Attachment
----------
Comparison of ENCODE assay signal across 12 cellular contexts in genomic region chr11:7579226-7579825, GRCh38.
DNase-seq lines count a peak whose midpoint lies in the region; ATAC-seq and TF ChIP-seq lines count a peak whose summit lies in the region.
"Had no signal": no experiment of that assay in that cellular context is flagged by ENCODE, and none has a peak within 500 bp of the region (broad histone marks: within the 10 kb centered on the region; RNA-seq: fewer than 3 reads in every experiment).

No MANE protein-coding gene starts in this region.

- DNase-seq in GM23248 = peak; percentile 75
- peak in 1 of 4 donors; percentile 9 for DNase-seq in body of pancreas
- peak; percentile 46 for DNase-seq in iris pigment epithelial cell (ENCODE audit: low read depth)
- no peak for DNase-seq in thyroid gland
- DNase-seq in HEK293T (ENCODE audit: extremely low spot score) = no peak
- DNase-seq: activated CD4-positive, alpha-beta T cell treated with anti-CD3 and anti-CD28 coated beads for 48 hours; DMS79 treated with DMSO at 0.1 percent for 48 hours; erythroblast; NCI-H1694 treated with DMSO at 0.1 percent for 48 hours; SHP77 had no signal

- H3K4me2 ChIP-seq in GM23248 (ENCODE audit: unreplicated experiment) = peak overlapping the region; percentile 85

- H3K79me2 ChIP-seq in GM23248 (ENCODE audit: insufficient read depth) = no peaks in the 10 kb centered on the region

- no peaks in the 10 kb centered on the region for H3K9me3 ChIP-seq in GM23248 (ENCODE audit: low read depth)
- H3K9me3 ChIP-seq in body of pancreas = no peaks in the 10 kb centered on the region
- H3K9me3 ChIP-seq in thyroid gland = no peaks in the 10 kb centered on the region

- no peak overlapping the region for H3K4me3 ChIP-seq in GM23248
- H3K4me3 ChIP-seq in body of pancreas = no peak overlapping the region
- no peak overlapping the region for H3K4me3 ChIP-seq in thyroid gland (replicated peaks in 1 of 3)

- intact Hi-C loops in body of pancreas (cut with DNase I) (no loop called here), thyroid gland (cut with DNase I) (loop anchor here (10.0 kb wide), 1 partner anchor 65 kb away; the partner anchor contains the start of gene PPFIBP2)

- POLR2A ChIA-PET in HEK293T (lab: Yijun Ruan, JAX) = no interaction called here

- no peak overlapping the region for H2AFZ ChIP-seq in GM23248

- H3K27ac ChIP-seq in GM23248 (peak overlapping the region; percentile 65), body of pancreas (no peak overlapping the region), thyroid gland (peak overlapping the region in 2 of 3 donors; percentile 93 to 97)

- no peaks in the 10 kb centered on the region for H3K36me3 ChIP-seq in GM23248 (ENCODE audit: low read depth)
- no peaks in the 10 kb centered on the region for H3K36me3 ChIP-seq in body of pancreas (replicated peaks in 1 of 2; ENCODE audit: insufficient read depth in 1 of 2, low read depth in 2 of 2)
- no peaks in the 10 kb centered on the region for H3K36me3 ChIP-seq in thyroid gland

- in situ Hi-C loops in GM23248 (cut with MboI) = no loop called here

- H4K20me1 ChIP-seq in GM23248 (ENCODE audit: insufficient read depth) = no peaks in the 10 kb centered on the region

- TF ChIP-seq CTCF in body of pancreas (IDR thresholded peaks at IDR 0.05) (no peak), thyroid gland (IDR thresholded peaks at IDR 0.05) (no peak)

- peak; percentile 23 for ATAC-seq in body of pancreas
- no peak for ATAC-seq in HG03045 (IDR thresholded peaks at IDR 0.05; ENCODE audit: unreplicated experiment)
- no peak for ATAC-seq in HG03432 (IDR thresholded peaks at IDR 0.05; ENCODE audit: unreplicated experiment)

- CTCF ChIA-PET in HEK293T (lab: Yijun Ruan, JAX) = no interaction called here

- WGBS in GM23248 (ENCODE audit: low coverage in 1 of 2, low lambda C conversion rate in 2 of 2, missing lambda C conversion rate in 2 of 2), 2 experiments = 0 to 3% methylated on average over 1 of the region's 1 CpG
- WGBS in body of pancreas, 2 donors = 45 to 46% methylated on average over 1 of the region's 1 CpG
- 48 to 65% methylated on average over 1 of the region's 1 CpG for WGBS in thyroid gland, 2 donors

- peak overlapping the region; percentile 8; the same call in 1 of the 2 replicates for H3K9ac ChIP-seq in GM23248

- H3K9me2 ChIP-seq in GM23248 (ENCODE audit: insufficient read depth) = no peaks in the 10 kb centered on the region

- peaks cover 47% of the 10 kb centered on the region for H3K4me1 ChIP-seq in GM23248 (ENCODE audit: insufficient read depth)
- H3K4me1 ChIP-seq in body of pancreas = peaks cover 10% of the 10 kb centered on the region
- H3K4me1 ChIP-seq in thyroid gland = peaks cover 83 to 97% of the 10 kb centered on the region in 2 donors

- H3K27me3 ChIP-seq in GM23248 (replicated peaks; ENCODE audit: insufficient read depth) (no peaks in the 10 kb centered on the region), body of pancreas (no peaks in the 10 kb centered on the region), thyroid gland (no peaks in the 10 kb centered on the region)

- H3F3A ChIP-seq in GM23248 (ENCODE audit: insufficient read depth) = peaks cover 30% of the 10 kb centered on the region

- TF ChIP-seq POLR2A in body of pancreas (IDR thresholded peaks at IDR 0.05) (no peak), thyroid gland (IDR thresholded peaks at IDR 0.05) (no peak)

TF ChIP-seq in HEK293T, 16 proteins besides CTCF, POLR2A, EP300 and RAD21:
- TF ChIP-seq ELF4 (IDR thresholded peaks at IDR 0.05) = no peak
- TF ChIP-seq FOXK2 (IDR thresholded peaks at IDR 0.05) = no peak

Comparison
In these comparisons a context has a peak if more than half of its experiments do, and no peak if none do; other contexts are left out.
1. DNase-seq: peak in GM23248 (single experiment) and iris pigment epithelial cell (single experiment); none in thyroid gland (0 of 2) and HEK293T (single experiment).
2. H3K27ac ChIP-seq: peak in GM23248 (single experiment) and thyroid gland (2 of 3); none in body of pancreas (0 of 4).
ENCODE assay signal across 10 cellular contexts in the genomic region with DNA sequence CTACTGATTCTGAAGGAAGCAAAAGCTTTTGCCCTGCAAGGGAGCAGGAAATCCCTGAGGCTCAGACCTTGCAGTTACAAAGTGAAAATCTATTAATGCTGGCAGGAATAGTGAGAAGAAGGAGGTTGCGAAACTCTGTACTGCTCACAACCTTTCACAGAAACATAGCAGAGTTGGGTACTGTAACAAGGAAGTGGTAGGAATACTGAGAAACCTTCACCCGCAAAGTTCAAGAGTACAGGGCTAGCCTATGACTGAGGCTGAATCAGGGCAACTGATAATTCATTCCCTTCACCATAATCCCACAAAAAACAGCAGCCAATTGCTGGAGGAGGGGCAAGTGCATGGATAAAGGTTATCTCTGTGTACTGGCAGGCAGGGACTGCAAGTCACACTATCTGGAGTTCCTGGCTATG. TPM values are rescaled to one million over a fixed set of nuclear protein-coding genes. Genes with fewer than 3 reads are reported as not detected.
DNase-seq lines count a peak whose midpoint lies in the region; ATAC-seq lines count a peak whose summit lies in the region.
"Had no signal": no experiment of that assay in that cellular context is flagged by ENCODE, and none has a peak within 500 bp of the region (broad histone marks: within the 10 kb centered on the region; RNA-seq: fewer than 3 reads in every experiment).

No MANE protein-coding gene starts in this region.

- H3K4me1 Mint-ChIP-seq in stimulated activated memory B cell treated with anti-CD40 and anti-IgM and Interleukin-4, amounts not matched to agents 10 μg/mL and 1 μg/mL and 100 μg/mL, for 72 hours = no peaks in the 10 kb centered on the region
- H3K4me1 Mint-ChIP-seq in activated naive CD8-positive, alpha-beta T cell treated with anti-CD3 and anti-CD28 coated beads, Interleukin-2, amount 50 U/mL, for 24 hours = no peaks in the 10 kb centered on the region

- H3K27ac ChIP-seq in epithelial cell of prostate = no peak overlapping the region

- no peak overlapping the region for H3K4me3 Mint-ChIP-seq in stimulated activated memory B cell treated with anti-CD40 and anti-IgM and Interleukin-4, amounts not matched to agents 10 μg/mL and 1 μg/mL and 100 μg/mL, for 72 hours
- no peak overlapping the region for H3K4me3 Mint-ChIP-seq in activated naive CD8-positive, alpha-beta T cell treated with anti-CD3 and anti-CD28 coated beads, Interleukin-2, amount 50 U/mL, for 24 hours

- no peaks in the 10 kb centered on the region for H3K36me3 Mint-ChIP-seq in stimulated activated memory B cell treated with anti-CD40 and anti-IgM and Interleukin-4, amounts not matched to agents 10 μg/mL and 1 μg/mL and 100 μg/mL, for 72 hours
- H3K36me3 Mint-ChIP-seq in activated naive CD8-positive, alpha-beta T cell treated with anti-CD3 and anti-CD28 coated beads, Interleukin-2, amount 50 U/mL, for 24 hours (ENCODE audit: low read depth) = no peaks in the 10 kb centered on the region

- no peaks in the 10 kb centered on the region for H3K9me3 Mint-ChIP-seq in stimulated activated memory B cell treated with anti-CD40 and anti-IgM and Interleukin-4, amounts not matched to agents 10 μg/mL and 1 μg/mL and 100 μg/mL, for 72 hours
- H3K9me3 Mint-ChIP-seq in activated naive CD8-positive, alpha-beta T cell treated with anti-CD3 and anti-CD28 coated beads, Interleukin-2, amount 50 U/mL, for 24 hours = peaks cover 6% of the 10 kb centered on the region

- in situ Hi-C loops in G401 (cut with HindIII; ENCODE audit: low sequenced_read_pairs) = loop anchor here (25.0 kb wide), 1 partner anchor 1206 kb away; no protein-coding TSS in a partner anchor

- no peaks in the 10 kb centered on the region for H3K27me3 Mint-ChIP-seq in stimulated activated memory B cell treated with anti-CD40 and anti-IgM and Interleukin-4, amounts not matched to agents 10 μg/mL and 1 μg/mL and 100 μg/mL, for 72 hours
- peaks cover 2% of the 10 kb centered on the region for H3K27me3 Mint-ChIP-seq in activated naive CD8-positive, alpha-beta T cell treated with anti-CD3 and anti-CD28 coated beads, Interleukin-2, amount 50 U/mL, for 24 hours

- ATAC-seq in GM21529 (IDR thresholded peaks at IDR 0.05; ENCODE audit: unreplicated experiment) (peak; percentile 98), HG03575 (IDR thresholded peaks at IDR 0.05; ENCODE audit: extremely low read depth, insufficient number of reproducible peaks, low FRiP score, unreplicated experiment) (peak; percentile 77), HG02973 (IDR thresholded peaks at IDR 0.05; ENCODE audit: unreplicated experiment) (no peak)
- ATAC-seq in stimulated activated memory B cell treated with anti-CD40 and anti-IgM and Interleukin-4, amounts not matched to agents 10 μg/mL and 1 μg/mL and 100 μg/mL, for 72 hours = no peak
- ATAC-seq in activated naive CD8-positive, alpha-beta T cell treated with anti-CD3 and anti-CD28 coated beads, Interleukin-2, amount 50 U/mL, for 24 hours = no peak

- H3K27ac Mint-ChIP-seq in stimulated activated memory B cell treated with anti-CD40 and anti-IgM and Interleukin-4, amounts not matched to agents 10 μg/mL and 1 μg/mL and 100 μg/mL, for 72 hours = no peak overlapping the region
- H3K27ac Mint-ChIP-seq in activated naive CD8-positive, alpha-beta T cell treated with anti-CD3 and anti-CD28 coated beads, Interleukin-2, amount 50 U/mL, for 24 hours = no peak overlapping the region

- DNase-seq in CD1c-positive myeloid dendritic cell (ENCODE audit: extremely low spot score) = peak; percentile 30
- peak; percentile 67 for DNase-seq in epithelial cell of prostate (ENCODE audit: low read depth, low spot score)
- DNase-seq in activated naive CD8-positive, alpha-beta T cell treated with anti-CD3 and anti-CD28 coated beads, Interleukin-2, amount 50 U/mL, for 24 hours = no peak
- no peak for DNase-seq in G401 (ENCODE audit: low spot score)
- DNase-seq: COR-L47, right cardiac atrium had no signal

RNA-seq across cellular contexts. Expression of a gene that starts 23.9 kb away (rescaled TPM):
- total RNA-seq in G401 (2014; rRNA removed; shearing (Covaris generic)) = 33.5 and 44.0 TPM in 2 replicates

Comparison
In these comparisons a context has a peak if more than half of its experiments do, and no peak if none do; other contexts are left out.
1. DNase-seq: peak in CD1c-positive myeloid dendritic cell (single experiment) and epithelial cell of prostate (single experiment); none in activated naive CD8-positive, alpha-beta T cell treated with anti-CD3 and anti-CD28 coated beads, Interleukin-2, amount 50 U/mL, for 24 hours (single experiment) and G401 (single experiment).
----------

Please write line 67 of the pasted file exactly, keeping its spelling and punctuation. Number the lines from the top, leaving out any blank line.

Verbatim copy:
- ATAC-seq in GM21529 (IDR thresholded peaks at IDR 0.05; ENCODE audit: unreplicated experiment) (peak; percentile 98), HG03575 (IDR thresholded peaks at IDR 0.05; ENCODE audit: extremely low read depth, insufficient number of reproducible peaks, low FRiP score, unreplicated experiment) (peak; percentile 77), HG02973 (IDR thresholded peaks at IDR 0.05; ENCODE audit: unreplicated experiment) (no peak)